Foxes in the Greater Yellowstone Ecosystem are reported to show high frequencies of blonde and gray coat colors. A survey of park sighting records showed that the frequency of the novel coat colors significantly increases at elevations greater than 2300 m, suggesting some form of elevational isolation. We evaluated the degree of genetic separation between the high-elevation foxes (>2300 m) and contiguous populations of foxes at mid-elevations (1600-2300m). Low-elevation (>1600 m) foxes from North Dakota, >1000 km straight line distance from our populations, were used as a control group. We genotyped 15 high-elevation, 15 mid-elevation, and 10 low-elevation foxes at 10 microsatellite loci each. Heterozygosity was significantly lower in both the high-elevation and mid-elevation populations compared to the low-elevation foxes. The genetic differentiation was significantly greater between the high-elevation and mid-elevation foxes than between the mid-elevation and low-elevation foxes. Similarly, estimates of R ST and F ST suggest less gene flow occurs between the contiguous high- and mid-elevation fox populations than between the mid- and low-elevation fox populations separated by > 1000 km. The assignment test further supports this hypothesis. Although further work is needed, we suggest that the high-elevation foxes are remnant populations from the Wisconsin glaciation and should be managed as a unique population.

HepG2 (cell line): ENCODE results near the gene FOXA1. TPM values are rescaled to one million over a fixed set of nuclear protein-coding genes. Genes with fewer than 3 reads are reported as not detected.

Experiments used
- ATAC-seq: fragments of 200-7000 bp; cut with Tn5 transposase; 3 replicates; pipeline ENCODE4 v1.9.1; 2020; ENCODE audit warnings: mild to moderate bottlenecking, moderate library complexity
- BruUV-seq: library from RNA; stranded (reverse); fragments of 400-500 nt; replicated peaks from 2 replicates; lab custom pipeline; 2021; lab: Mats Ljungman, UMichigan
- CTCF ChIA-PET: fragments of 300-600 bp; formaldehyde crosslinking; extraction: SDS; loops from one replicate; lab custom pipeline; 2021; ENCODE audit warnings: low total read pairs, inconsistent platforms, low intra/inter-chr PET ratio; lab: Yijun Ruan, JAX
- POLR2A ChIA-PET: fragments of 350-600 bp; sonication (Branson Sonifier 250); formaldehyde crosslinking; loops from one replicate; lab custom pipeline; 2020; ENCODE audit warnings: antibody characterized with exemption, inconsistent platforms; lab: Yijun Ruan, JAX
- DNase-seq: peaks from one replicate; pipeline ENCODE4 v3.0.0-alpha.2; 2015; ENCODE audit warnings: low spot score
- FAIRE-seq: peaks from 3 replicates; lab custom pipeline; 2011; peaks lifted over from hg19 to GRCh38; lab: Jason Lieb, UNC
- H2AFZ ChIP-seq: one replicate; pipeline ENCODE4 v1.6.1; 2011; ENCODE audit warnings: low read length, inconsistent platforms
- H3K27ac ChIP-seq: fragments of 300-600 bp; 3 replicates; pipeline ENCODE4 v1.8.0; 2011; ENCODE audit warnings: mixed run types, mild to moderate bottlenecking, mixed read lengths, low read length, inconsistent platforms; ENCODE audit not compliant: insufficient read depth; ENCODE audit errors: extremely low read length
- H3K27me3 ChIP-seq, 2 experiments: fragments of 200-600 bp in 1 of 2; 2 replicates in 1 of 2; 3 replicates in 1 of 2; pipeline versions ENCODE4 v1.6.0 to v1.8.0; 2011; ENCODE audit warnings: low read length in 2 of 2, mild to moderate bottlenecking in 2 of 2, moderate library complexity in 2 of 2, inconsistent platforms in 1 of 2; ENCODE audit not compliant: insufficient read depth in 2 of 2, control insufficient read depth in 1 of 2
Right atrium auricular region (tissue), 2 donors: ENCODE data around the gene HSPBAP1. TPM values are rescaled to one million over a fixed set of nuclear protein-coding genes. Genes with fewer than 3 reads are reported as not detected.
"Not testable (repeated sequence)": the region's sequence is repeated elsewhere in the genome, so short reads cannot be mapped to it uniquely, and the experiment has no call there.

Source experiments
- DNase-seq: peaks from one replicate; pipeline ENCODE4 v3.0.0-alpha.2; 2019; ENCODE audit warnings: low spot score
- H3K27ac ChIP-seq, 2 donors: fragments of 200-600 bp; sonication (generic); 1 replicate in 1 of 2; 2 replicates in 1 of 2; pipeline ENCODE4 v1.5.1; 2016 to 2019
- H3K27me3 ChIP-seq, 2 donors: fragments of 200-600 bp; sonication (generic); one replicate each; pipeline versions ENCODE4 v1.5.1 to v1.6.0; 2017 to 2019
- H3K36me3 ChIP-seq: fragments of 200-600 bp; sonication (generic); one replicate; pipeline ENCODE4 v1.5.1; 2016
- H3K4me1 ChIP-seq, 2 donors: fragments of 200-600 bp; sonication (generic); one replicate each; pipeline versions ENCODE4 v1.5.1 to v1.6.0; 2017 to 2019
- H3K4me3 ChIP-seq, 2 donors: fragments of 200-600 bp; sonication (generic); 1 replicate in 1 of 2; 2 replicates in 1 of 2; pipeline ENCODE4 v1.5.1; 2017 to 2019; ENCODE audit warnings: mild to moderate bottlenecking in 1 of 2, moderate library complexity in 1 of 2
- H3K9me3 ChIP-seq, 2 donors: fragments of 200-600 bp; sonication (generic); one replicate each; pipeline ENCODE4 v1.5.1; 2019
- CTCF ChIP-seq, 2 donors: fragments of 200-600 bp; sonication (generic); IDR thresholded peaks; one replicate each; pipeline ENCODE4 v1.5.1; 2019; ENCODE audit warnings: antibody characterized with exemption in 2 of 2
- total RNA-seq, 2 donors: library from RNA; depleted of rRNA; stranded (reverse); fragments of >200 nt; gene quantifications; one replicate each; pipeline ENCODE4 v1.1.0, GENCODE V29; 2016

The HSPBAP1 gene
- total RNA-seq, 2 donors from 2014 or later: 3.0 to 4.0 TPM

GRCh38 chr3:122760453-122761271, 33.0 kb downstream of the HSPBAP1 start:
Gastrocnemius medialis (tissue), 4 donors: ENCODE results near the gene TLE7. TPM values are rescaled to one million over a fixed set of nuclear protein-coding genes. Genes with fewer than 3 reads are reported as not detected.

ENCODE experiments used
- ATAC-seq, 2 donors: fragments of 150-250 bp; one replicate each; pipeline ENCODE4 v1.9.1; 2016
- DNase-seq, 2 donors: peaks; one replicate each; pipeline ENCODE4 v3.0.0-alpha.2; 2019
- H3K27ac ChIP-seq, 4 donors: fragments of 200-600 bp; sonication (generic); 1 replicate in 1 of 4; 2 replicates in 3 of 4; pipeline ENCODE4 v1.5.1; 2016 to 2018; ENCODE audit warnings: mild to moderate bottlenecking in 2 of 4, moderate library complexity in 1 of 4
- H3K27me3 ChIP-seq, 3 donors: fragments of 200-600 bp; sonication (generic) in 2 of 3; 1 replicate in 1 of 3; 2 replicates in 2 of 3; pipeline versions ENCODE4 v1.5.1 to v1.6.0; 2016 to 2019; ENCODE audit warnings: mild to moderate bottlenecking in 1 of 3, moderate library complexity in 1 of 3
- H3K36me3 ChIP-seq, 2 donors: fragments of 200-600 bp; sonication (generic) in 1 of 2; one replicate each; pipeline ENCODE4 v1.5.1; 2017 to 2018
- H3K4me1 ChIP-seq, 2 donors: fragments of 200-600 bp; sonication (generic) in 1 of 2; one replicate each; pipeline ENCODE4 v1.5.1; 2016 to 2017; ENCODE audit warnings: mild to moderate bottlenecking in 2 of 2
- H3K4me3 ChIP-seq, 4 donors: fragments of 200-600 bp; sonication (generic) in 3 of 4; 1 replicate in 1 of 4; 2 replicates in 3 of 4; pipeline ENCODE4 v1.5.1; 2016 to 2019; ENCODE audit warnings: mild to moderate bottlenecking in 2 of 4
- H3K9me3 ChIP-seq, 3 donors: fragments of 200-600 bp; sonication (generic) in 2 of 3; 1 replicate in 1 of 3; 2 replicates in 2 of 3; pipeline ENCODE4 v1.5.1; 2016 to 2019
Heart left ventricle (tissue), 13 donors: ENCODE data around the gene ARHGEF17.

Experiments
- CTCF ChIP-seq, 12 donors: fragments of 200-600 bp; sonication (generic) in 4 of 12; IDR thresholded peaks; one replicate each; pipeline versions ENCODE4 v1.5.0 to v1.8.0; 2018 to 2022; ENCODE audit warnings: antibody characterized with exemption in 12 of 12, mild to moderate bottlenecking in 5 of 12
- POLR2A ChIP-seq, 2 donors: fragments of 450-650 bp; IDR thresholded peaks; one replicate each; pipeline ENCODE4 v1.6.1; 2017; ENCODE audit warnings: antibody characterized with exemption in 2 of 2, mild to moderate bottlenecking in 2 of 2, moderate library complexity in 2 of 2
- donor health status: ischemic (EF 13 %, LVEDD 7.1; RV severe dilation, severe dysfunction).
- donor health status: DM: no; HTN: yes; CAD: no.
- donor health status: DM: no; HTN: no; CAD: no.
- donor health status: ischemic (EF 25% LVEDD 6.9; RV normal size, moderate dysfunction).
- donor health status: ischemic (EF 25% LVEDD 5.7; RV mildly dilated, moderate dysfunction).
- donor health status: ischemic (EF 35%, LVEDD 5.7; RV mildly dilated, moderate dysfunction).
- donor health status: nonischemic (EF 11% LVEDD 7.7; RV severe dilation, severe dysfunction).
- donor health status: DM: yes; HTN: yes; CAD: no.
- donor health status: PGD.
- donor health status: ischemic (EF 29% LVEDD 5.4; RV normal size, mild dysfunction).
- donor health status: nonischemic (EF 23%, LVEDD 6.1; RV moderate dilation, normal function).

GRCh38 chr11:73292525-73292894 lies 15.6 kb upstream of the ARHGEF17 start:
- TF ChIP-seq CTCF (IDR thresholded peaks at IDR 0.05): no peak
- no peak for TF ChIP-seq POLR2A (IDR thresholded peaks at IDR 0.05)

|State||Published - 2005|